Driving myself crazy with TT purchase...

You've probably read a post or two of mine looking for info trying to figure out what to buy etc.

I purchased an RD-11e ($78) that needs some work. I'm considering a Grace 707, RB2510/300 or SME 3009 arm for it but the more I look the more I think my $$ could be better spent on a complete table. A few hundred $$$ for an arm a few hundred $$$ for a cartridge, is the current platfrom (RD-11e) worth it?

There are so many TT to choose from in the $600-800 range. For instance I'm trading e-mails on a VPI HW-19 mk, Thorens TD-125, TD-160 Super, Mucsic Hall 5.1 and a Sota. I really do not have the option to listen to any of them.

I don't know what to do, they all seem reputable and modable (?) and they will probably all sound good so in trying to narrow down the broad spectrum, what should I consider? Once setup properly will the setup hold? Do/will any require constant tinkering? and... and... and.

Thanks again.
I would say try the Rega P1 it is under $500 for turntable, tonearm and cartridge. It will tell you all you need to learn about how crazy you really want to get in analogue. My first turntable was a dual 1219 that got lost along the way many years back. So went with a Sonographe SG3G, not a great table but adequate for my needs at the time with a Sumiko MMT tonearm and a shure V-15III cart.
Everybody begins somewhere.
First and foremost enjoy the music
I agree with uru975, I didn't see Rega listed in your thread. There are so many tweeks and upgrade available, that you can build a darned nice table a step at a time.
If you can find a used P3 or even a P25 in the price range you mention.
Yes Rega as well as Pro-ject are in the mix also. Further adding to my confusion....
Either buy new OR used.

New: Project or Rega. Plug & play

The ones you mentioned are used: the Thorens 125 is great!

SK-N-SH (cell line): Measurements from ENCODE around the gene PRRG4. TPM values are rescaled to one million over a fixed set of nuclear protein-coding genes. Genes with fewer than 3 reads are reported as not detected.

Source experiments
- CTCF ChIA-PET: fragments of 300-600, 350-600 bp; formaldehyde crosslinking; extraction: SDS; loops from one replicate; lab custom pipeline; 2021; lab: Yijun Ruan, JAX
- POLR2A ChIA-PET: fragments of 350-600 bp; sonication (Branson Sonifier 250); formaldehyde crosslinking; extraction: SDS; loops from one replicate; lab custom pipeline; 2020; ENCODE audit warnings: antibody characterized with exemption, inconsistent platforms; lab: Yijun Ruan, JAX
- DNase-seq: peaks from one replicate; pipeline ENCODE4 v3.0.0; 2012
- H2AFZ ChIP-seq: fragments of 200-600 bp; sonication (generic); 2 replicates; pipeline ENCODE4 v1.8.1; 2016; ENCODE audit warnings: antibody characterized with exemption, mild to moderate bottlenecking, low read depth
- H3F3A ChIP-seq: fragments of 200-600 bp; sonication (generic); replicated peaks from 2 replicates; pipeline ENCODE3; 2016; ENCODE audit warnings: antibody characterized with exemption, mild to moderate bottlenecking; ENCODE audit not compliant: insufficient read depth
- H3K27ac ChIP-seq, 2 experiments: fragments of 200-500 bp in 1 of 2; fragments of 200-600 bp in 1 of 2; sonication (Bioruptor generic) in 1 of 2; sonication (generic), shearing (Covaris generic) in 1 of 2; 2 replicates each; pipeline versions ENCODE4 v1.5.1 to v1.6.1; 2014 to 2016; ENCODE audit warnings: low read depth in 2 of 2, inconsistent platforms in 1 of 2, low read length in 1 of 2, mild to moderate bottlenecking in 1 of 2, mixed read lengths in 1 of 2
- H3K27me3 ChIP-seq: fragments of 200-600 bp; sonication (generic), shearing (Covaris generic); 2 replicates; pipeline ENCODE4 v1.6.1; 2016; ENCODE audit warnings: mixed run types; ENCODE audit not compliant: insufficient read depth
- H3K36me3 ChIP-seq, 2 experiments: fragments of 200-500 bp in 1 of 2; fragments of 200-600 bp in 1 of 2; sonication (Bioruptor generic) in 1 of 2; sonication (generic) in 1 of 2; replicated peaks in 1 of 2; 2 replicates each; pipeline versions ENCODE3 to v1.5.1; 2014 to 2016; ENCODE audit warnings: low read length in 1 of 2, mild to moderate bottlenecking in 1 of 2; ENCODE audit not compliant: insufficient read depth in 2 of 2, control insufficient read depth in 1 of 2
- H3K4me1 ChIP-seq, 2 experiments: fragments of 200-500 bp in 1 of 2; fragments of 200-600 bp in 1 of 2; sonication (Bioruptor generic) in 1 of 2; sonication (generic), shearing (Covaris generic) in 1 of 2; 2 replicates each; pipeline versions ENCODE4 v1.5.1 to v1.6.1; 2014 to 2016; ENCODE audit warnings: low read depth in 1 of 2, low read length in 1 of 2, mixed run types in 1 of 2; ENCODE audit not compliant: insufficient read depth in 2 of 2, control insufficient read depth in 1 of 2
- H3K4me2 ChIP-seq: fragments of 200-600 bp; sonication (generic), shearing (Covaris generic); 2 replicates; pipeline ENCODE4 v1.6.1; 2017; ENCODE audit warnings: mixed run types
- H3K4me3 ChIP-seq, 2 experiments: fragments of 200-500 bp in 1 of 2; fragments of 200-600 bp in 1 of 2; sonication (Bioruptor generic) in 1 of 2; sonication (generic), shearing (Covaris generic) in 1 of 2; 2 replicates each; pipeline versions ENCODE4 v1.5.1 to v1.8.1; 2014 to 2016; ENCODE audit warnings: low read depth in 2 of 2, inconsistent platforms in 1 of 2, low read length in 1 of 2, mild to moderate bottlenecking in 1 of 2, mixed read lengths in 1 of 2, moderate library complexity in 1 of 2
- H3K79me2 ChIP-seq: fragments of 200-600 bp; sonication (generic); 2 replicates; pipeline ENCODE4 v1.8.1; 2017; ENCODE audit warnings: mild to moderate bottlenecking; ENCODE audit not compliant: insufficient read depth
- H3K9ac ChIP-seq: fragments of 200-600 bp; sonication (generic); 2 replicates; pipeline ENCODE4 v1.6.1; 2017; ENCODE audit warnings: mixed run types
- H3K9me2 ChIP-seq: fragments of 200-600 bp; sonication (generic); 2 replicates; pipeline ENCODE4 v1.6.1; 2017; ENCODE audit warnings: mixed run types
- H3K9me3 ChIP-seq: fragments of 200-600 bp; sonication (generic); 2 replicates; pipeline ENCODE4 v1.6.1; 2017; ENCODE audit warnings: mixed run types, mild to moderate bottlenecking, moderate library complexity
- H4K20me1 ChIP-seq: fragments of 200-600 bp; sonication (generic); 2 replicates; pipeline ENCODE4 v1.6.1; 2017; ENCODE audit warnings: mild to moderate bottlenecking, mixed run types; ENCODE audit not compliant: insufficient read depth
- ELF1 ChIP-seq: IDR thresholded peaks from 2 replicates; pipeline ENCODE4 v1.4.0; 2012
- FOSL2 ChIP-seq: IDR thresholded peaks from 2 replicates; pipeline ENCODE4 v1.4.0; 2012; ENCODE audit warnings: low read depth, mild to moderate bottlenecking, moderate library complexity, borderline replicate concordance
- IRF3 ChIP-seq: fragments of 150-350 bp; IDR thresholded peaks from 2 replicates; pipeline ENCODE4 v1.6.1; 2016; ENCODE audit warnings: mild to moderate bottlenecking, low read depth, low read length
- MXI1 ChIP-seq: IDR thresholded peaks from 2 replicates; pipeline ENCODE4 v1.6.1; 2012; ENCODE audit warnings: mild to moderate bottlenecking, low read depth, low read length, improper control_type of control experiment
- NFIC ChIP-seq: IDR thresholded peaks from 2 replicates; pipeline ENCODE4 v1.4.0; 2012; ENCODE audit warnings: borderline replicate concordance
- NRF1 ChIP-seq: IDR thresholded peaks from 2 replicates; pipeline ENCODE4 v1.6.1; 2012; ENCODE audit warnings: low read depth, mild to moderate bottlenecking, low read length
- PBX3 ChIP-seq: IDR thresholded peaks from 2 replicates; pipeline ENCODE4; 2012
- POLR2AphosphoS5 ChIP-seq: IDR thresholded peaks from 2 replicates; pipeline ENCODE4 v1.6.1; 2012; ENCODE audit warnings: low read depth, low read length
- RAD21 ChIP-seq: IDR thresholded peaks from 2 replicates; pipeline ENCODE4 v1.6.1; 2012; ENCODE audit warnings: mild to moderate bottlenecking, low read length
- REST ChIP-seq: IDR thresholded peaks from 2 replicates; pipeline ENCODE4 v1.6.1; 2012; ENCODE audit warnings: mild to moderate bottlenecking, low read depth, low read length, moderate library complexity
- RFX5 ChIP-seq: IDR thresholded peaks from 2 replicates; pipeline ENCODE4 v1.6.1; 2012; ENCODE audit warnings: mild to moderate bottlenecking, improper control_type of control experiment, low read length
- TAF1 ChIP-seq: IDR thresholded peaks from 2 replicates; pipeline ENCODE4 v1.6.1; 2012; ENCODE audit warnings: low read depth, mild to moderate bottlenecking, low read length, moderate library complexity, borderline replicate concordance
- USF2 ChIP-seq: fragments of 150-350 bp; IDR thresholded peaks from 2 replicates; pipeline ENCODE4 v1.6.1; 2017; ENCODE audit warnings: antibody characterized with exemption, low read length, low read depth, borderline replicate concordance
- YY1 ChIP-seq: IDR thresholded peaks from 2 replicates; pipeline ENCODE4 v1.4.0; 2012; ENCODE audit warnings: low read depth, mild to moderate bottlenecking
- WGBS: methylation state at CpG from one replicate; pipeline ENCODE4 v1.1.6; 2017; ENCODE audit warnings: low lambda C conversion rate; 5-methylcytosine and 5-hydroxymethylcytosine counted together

Mind you, used TTs require maintenance, which may or may not tickle your fancy. But they can make super tunes (much better than the budget new ones, of course).
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"Do/will any require constant tinkering?"

I'll add a 2nd or 3rd vote for a Rega. Pretty much "bulletproof", easy to set up, etc. And don't forget the cartridge--if you can pick/find a TT with a nice cartridge included, mounted, new or used, do that.....
Yeah.Spend $1200 on Scout and you lose $$ when selling but Project 5 or 6 eries are nice for money.Forget Grace I have it on my old LP12 and would rather better arm (I also have a $550 VPI rig).Or MMF5 from Music Hall.Hook them up to a Denon DL103 and you are off and running.Older decks like you mentioned might have issues.I started with Rega and went from a P1 toa P3 really quick and liked upgrade but like the arm more than deck as motor was held in with chep adhesive foam.25 Rega or P9 that's another story.
From what I understand, you are better off going for a MKII version of the Thorens TD-125, the MKI had some electrical component problems and is why they went to the MKII shortly after coming out with the MKI. Don't discount a TD-160, with some work they are fine sounding decks.
My first "real" turntable was an Ariston 11e. Back then, I was reading about turntables in "Hi-Fi Answers". I used a Grace 707(mk11?) with an ADC XLM 3 cartridge. I got the best sound I've ever heard from a turntable with this setup. Unfortunately, it would only play for a few minutes(I think this was due to the fact that I was using a flat belt[mostly]. I also had dropped the motor, so it was more or less hanging from the top plate-that's why I am intrigued by Roxsan's implementation of a similiar system.). I think you have to use the round belt(they do sell them.). I also took the foam out of the springs, which was popular back then. It seemed like the belt pulled up the platter, so that it became a closed system(along with the arm). I was using a heavy Osawa mat. I was a poor student back then, and didn't have many alternatives that I knew about. I learned about what each parameter of the turntable, arm, and cartridge did. For instance, each of the three legs are audible-the same goes for the springs. I did combine the tweaking with a little bouncing of the platter. I believe you can hear one spring come out of one speaker, one out of the other, and the middle one goes to the middle of the soundfield. What I did learn was invaluable, and puts me in a good position today, compared to many other people-when it comes to many turntable, arm , and cartridge parameters. I guess that is how life is. What you learn seems to come in handy down the road. That, being said, with the computer, and it's access to a lot of information, you can probably do better, and you might not have time for all this. I didn't have a choice back then.
I should mention that I think the bottom of the springs have a washer that has a peak, and that peak is used to align the springs(the board in its cutout), I believe. It is best to read up on this, if you are interested.